Music produces a kind of pleasure that human nature cannot do without - Confucius

Music Instruction

Private Instruction
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George offers private music instruction on guitar, bass guitar, Native American flute, and keyboards, and accepts students of all levels and styles. He specializes in Jazz and improvisational skills as well as music theory. He has been teaching private lessons since 1974, and has taught at Lyon Healy Music, Just Guitars, Palatine Music, Schaumburg Music, Consolidated Music of Barrington, and The Players Bench Music Store in Crystal Lake. He retired and moved from Illinois to the Tucson area in 2015. Currently he is accepting a limited number of students in his home studio. In addition, he has conducted workshops on improvisational playing, and MIDI and digital recording.

Educationally, in addition to his private lessons and schooling, he graduated with a B. A. from Loyola University, received a diploma from the Berklee School of Music Correspondence Course, and has taken the Howard Roberts Guitar Seminar. He has also studied with many of the top Jazz players in the Chicago area.

Lessons focus on teaching the beginner basic music reading skills as well as music theory, so that the student develops the necessary skills for advanced level study. Daily practice is expected of each student so that they can make sufficient progress on their chosen instrument. Lessons are private and can be arranged for a half hour, or, for more advanced students, a full hour. The ability to read music is greatly encouraged.

Lessons are available for a limited number of students by appointment. George is also available for improvisational workshops. Contact George directly by e-mail.

A question that is often asked is "What is your teaching philosophy?". First and foremost it is important that the student learn about music; how to read it as well as the theory behind it. It is necessary to learn from method books in order to develop sound basic skills, but once this is accomplished, the student is encouraged to work on pieces that are of their own choosing to supplement the other materials that they are studying. By working on pieces they choose, this allows the student some "recreational" material to help keep them motivated in their studies.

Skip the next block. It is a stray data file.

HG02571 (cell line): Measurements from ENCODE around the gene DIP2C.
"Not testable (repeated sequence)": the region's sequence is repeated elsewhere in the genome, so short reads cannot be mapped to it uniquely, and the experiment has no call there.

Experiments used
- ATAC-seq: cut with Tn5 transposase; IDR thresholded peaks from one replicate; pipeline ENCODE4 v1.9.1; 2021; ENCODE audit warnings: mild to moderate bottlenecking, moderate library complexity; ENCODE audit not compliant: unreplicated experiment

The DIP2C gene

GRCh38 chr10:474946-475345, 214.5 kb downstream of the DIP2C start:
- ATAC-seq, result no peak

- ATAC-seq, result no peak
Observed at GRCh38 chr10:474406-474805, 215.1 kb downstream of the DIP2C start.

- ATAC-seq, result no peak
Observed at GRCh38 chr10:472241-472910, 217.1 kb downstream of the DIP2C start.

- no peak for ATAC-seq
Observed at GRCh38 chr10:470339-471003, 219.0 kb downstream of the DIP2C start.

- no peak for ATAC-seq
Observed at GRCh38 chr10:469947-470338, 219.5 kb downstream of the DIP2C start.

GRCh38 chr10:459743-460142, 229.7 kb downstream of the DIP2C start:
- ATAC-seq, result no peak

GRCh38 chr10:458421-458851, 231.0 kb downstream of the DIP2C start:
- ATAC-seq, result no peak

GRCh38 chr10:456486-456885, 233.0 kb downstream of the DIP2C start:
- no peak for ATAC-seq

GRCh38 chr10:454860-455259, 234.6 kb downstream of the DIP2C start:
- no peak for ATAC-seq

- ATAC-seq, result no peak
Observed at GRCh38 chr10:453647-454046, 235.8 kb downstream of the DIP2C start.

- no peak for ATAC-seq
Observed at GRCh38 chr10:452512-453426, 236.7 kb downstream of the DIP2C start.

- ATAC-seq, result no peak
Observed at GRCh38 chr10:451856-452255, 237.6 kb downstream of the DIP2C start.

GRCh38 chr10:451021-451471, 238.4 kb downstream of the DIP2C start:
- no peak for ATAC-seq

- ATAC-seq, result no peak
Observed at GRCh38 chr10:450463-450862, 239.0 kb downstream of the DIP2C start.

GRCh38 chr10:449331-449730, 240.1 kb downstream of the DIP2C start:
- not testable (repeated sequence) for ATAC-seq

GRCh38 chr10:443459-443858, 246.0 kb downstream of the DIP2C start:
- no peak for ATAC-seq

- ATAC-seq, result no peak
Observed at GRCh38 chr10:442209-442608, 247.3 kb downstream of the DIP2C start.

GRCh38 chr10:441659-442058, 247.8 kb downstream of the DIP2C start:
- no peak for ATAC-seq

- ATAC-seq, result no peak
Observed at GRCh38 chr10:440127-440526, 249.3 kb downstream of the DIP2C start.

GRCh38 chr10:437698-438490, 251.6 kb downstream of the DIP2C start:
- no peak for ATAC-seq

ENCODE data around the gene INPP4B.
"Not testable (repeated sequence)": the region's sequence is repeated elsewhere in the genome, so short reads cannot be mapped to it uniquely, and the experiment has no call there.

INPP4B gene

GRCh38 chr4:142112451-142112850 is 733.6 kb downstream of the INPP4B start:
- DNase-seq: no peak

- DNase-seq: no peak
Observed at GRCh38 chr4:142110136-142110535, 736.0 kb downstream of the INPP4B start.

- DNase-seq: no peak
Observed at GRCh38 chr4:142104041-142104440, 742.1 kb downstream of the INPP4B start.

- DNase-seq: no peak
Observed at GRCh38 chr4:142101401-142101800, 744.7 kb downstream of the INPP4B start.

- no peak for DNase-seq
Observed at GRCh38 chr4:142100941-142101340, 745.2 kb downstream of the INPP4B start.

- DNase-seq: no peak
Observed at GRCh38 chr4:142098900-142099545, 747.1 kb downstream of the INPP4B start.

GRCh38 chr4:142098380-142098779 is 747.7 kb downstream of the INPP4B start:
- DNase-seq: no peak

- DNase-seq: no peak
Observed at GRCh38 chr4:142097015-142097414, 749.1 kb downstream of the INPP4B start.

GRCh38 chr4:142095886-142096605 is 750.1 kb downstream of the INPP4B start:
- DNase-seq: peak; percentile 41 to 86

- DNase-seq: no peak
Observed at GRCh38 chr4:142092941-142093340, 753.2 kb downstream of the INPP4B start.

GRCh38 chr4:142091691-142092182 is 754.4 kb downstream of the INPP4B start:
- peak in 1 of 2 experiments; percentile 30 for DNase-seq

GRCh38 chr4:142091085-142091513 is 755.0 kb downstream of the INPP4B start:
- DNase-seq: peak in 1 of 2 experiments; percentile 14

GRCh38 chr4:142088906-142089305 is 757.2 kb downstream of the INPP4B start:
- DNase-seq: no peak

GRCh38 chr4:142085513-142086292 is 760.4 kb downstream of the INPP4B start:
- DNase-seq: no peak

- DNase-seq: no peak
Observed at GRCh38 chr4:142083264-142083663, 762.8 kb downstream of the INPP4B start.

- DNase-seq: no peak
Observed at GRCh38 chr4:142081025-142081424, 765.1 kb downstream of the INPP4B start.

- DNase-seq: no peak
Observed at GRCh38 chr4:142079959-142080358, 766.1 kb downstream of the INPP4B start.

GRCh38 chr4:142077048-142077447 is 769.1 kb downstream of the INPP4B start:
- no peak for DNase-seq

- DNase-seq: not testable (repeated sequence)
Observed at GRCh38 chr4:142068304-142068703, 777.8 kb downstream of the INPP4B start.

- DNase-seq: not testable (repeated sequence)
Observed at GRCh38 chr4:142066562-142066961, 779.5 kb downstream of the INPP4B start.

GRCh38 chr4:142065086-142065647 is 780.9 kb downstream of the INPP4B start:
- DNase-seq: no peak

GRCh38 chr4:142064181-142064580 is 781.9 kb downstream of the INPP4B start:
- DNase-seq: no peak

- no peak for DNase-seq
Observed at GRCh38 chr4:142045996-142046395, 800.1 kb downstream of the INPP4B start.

Another way to put it is that these are music lessons, not just lessons on the student’s chosen instrument, so that they develop the skills to understand music beyond just being able to play a particular piece on a particular instrument. These skills then enable them to apply what they have learned to any instrument. Understanding the theory behind what you are doing allows you to apply what you have learned in new ways, in new situations. This is much better than rote memorization of a particular piece, without any understanding of what is being played.

The main thing is that the student learn good basic skills, and theory, while still playing the style that they want as soon as possible, so that they are not only learning, but having fun doing it. That combined with good practice habits will allow them to progress in a steady manner toward what ever their musical goal may be. There is no substitute for good practice habits, without which, no matter how good the teacher may be, the student will not be able to make good, consistent progress.